or substrates laid to falls. When installing floor coverings, it is possible that tile layers may encounter various types of screed. It is essential to check the floor screed or substrate for its residual moisture before the installation of tiles. This involves the use of a CM tester. The permissible residual moisture for cement-based screed is 2%, and for calcium sulphate screeds (anhydrite or alpha hemihydrate) 0.5% – 1.0% (unheated) or 0.3% – 0.5% (heated), depending on which
adhesives and primers are selected.

Other factors that require measurement and analysis in determining the suitability of a substrate for large-format tile finishes include surface strength, bay size and movement joint design. Tiles smaller than 0.5m² can be laid on calcium sulphate screeds using SMET’s appropriate tiling system. Particular caution is required where large format units >0.5m² are laid on calcium sulphate screeds. CA screeds may lose strength when exposed to moisture migration from normal-setting mortars. Any thermal movement may then bring about void formation. Large-format units, normally of fully vitrified stoneware, are usually laid with very narrow joints, and the relatively small joint area slows down the escape from the building fabric of the surplus water in the bedding adhesive. This results in the problems described above.

A new technical and budgetary approach is therefore needed for coverings with units larger than 0.5m². This is because calcium sulphate screeds that are to receive such finishes require pre-treatment with a waterfree, reaction resin-based primer or adhesive with high crystalline water binding capacity.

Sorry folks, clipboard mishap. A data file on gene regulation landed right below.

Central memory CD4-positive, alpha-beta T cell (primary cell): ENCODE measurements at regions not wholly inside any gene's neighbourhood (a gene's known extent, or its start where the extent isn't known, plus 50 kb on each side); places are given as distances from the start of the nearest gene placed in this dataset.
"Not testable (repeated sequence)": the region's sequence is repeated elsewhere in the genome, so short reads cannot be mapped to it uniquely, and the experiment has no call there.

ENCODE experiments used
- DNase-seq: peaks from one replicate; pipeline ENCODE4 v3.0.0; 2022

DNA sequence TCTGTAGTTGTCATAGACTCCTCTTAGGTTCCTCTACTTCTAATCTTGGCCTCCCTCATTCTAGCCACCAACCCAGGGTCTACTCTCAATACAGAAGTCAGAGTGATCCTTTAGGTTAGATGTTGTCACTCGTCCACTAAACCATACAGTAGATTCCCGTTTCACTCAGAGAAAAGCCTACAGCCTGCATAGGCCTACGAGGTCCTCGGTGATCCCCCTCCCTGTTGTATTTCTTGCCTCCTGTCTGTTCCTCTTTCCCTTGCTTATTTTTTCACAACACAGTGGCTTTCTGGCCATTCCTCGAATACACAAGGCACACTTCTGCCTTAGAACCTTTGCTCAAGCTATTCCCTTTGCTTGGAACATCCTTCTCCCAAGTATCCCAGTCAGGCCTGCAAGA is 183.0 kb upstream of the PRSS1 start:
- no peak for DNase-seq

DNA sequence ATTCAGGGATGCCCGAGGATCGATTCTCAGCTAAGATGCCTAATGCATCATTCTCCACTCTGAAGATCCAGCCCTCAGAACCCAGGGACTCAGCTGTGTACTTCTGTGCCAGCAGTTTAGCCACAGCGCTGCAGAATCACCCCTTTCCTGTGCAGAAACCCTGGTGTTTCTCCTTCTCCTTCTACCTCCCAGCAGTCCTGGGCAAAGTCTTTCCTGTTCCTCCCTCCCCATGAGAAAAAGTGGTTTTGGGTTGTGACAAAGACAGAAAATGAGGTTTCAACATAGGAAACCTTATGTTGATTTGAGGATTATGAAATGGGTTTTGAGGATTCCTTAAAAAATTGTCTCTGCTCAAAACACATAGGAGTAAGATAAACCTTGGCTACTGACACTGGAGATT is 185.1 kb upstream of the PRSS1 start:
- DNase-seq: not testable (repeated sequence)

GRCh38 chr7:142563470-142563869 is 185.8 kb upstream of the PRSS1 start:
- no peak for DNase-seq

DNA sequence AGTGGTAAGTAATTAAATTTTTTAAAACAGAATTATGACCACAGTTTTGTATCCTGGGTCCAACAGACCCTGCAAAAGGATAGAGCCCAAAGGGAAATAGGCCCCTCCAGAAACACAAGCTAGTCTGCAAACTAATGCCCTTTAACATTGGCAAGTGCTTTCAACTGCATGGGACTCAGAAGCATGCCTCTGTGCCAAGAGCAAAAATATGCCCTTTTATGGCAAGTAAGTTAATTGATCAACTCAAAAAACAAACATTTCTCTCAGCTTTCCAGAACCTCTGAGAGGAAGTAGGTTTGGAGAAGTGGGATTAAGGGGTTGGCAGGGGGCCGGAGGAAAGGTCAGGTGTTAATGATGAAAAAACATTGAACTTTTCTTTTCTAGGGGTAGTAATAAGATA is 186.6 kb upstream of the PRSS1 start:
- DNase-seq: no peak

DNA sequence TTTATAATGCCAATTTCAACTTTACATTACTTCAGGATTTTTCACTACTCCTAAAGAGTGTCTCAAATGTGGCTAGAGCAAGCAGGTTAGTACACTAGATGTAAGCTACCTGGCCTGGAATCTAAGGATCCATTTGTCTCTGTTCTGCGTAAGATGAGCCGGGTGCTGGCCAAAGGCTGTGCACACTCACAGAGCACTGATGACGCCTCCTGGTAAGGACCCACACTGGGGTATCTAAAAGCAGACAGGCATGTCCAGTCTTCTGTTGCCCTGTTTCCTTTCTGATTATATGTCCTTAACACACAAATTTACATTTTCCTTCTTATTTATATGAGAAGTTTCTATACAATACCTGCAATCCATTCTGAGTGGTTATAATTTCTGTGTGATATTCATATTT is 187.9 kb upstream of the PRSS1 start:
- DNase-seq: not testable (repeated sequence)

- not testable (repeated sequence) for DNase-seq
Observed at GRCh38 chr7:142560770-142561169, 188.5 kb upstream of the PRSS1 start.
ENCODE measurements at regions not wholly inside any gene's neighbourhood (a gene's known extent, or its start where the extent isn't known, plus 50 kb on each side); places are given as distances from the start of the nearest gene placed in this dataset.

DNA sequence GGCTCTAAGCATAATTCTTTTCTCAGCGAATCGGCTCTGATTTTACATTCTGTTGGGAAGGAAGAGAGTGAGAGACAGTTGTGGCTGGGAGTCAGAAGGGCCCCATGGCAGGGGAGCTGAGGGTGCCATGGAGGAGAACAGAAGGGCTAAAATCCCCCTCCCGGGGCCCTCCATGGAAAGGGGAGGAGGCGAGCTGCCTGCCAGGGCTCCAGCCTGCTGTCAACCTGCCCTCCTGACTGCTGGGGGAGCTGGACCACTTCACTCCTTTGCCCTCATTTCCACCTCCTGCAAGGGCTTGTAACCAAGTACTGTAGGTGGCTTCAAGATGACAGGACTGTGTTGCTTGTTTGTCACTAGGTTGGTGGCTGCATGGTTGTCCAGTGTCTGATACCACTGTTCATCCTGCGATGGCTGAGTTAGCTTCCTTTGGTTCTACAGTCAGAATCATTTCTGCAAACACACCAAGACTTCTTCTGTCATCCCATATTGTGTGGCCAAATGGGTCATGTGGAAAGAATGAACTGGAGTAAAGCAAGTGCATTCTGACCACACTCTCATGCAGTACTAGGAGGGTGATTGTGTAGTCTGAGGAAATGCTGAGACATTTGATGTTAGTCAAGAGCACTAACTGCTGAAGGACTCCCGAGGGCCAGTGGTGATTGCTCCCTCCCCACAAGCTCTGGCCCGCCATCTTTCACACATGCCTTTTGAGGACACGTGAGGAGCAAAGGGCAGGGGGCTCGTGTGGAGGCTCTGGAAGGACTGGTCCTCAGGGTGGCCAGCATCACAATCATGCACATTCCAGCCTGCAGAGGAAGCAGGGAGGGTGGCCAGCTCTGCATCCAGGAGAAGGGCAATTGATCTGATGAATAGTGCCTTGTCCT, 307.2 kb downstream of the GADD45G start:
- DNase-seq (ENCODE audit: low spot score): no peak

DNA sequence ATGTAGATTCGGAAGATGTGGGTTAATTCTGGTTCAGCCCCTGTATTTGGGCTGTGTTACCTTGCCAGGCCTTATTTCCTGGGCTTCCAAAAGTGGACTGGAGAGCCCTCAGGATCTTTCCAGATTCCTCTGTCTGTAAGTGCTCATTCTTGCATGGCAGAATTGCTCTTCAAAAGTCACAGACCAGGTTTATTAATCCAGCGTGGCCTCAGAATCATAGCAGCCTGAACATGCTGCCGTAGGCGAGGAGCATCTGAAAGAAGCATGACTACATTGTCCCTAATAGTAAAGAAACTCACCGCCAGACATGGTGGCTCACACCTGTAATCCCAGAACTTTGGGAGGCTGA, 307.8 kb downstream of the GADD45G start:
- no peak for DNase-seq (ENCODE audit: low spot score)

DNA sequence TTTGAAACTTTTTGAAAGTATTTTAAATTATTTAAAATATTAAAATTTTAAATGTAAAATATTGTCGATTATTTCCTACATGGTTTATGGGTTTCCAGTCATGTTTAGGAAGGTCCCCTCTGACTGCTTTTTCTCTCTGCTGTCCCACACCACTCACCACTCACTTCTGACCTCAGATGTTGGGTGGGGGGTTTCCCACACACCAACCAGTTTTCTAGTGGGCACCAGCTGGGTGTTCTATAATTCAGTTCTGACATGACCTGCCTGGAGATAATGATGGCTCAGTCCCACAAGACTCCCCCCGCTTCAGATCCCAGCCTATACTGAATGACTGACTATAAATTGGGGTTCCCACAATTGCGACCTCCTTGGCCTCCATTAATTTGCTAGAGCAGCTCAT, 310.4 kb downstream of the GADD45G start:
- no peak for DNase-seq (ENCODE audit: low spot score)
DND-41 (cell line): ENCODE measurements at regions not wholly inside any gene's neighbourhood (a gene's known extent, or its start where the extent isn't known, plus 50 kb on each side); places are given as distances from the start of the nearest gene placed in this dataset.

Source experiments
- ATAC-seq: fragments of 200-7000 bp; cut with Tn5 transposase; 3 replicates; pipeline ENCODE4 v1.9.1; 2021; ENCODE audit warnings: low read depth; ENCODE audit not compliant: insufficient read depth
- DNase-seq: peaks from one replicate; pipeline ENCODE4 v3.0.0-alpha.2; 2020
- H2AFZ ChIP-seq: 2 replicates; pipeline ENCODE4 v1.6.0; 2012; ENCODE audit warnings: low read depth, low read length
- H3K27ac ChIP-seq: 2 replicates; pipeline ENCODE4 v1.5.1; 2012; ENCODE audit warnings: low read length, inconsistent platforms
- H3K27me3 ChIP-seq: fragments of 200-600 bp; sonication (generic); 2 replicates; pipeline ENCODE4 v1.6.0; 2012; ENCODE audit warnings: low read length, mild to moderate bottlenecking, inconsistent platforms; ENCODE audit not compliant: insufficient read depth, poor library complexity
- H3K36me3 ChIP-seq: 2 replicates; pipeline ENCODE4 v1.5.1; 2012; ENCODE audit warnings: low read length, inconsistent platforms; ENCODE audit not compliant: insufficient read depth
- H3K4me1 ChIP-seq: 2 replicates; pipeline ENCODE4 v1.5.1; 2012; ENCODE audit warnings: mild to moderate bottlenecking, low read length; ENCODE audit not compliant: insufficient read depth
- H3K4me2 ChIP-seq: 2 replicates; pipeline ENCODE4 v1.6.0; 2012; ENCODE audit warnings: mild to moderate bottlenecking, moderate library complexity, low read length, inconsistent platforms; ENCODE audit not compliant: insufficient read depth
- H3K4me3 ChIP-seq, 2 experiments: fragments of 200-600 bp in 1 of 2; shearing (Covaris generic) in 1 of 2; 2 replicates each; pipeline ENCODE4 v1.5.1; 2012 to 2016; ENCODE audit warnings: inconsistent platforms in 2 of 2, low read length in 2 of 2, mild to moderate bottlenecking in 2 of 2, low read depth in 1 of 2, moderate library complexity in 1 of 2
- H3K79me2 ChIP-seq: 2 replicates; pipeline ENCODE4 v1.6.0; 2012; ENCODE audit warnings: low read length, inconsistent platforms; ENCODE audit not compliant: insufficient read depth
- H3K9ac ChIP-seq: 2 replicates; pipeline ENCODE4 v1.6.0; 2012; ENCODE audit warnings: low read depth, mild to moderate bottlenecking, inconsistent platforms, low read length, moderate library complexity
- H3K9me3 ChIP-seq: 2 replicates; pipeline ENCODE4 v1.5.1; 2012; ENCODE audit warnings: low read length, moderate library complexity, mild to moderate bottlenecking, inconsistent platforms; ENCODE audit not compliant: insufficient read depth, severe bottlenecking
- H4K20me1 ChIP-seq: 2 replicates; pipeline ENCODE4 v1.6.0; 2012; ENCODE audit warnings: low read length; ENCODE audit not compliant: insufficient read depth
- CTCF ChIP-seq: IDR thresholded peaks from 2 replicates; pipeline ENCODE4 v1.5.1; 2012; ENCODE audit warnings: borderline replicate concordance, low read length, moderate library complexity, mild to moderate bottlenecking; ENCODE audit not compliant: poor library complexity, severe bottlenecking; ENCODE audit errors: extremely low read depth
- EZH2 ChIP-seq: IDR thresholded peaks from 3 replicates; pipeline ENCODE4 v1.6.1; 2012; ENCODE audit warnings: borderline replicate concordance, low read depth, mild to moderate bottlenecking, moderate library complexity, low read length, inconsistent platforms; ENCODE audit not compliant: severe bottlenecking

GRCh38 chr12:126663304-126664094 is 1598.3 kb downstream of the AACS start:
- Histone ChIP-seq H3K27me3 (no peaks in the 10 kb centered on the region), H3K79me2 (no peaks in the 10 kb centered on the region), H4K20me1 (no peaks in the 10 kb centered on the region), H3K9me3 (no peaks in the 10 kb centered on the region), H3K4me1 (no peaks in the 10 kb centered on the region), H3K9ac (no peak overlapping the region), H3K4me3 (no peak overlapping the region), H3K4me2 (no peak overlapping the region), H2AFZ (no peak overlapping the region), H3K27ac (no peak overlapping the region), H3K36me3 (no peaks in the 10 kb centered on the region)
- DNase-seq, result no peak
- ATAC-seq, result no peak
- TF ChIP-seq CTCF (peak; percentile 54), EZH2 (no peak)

All other absorbent substrates should be pretreated with a primer and all non-absorbent substrates with a special bonding primer.  Provided the surfaces have been properly levelled and primed as described above, there should be nothing to prevent the successful installation of large-format coverings.  To eradicate the many issues highlighted in this article, a comprehensive range of products is available in the SMET Professional Tiling range.
As a general rule, a butter coat should be applied to the rear face of large-format units using the bedding adhesive. The coarser the texture of the tile‘s rear face, the more important this step is! Neglecting to perform this operation encourages air entrapment and void formation, with damage and failures as a later consequence.  It should also be noted that the latest generation of large-format ceramic units cannot be laid using the thick-bed method. A clear-cut specification of the substrate (screed), including compressive and tensile strengths, is therefore a prerequisite for the successful installation of these units with
the thin-bed method. On surfaces subject to wide temperature fluctuations, the bay sizes for screeds and rigid coverings should be smaller than normal. To accommodate the tolerances of large format coverings, and thereby ensure a neat and satisfying appearance, a minimum joint width of 3mm should be adopted. Joints should be finished using high quality grouts, also available from SMET’s Professional range.
For further information on your specific tiling project, contact SMET. Additional technical details and the SMET Tiling System brochure can be downloaded from the SMET website. The range of SMET Professional Tiling products is backed up with the expertise of technical advisors. SMET is site focused – providing you with industry specialists who will be with you on site to carry out moisture tests, provide training and support as well as demonstrate the Professional Tiling Systems.